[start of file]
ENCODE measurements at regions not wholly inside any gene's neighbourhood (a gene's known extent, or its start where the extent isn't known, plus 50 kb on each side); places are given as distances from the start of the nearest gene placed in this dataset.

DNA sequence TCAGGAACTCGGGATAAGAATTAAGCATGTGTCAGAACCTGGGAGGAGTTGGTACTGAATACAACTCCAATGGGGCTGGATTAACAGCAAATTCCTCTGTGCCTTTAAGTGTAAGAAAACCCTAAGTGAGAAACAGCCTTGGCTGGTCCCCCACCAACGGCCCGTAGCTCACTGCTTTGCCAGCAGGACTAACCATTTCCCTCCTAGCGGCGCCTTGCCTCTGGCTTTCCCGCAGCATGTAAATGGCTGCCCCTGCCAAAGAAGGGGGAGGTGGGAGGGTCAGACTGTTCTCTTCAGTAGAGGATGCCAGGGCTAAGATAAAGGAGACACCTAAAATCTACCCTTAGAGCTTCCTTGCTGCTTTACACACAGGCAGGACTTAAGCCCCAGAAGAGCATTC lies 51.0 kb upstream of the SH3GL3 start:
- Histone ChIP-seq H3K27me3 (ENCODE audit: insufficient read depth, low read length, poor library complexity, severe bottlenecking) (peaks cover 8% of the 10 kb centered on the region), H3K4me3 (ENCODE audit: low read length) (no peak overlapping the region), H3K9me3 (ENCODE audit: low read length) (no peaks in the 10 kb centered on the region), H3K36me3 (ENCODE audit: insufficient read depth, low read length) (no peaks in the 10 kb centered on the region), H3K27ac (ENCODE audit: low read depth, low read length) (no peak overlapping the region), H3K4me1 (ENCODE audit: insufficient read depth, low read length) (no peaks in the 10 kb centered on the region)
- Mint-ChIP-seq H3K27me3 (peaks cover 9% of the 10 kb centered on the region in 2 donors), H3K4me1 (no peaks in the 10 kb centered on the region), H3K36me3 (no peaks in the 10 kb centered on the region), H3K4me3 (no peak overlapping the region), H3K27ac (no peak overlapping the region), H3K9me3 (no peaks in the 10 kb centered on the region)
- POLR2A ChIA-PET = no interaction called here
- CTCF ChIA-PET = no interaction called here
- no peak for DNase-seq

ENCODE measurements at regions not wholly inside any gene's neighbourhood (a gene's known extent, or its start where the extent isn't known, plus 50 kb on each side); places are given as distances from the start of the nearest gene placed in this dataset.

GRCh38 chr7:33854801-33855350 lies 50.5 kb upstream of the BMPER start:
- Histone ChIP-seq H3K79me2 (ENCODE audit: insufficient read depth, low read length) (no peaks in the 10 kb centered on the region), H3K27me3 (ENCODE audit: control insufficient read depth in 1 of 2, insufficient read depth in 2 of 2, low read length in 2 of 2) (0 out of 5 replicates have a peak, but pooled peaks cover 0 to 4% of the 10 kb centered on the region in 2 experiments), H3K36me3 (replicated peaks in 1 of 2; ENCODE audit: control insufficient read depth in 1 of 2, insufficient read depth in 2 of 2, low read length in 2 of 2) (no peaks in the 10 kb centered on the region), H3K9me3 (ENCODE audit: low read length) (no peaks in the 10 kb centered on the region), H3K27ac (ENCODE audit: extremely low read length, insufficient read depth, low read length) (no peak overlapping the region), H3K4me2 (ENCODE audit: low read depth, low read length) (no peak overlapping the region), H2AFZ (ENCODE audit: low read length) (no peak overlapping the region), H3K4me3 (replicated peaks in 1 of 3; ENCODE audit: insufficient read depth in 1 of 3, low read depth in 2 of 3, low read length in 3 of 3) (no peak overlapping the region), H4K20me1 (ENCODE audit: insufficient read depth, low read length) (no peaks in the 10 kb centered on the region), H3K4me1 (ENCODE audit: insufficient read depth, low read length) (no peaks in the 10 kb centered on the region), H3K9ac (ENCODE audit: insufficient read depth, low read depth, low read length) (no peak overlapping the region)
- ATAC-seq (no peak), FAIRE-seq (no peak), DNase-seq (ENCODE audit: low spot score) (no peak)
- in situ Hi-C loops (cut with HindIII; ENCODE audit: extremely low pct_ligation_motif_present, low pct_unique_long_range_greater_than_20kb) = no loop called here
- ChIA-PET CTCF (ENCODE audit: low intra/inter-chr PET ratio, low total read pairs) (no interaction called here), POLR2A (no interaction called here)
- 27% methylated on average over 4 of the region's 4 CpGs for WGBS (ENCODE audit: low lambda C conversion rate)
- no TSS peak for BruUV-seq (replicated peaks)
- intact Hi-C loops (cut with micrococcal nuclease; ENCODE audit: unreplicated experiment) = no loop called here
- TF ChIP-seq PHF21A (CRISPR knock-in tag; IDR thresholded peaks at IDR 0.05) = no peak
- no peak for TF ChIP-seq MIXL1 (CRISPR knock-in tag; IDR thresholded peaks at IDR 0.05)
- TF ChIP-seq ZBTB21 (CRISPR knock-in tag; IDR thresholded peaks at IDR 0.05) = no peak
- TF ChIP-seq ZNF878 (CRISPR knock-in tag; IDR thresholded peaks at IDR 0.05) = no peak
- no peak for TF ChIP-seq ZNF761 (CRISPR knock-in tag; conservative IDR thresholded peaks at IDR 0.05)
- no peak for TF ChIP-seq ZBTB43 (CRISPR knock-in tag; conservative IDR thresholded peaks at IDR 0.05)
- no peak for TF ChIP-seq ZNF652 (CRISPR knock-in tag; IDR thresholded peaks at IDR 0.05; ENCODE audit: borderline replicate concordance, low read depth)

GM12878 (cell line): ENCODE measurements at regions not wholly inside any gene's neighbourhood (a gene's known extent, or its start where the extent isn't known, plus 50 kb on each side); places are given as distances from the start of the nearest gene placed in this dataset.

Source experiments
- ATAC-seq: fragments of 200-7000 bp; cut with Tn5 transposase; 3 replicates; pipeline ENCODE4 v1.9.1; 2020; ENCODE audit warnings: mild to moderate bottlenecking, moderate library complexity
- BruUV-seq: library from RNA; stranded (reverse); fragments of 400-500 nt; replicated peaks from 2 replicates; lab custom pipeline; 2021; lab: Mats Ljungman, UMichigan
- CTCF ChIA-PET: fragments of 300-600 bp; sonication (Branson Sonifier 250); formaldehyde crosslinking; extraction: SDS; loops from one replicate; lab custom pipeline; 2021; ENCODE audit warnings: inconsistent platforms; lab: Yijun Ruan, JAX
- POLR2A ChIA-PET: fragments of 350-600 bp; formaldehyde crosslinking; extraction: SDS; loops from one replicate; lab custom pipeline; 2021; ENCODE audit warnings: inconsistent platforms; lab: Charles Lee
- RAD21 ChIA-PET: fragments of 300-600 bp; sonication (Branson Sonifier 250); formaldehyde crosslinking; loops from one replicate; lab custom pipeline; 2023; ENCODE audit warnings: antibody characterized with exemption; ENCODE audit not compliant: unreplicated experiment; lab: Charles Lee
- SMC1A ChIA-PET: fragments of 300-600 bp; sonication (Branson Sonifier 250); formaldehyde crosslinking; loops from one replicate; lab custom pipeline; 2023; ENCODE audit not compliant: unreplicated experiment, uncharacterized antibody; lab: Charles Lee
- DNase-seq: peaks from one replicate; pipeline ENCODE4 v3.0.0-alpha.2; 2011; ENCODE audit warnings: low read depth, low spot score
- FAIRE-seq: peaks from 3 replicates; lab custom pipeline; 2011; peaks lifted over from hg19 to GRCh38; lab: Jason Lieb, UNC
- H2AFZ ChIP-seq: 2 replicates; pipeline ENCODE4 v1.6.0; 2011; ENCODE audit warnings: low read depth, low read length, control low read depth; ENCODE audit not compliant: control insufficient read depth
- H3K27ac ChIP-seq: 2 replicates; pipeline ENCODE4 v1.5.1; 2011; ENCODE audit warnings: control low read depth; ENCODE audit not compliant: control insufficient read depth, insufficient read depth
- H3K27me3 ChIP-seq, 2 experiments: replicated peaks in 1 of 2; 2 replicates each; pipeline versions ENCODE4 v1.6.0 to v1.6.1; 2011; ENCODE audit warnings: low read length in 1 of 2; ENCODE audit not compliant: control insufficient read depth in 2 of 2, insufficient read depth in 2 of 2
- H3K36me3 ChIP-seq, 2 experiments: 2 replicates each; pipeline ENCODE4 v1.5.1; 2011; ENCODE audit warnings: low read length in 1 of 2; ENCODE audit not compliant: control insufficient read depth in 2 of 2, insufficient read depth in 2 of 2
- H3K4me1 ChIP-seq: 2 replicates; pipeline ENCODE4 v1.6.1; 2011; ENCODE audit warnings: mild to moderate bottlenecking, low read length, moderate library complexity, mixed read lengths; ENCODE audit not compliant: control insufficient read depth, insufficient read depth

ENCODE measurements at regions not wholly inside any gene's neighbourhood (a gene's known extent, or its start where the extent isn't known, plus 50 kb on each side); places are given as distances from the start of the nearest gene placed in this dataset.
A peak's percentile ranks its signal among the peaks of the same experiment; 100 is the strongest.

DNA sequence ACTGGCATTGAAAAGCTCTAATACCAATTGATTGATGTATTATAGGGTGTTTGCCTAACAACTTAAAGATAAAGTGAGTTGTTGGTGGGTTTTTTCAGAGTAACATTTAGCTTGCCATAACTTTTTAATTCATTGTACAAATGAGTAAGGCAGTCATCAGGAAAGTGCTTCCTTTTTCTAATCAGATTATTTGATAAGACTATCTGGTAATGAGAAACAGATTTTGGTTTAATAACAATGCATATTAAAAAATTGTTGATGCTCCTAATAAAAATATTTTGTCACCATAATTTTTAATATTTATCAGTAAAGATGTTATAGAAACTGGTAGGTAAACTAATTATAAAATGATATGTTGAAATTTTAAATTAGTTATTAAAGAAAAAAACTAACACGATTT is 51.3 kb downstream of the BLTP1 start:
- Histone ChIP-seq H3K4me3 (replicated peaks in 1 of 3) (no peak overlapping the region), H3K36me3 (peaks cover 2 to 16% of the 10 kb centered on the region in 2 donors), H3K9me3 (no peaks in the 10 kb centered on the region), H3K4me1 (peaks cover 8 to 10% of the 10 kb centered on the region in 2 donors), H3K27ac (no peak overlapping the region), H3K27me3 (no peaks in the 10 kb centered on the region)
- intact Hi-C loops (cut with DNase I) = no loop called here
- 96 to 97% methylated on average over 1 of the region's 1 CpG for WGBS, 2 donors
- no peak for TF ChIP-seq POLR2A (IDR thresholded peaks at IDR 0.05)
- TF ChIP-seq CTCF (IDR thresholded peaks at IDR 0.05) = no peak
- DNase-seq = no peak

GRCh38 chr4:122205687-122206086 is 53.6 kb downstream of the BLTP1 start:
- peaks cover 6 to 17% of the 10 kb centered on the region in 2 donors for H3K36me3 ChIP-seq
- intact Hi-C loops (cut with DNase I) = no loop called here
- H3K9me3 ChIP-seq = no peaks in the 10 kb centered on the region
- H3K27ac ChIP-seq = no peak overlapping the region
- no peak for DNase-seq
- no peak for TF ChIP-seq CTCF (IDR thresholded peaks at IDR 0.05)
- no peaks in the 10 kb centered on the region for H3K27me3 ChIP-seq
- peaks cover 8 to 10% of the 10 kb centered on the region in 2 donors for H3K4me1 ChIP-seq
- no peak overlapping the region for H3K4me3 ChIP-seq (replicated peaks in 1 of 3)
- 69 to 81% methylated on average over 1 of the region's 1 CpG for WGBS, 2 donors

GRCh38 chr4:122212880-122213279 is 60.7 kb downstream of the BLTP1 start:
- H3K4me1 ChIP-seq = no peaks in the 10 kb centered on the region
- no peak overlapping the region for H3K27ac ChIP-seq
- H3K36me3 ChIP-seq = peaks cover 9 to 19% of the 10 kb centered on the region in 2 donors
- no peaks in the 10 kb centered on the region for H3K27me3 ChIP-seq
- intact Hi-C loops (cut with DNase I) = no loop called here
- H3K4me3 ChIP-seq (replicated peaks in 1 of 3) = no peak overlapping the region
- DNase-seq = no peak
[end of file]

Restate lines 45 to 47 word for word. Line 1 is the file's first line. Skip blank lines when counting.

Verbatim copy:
- no peak for TF ChIP-seq POLR2A (IDR thresholded peaks at IDR 0.05)
- TF ChIP-seq CTCF (IDR thresholded peaks at IDR 0.05) = no peak
- DNase-seq = no peak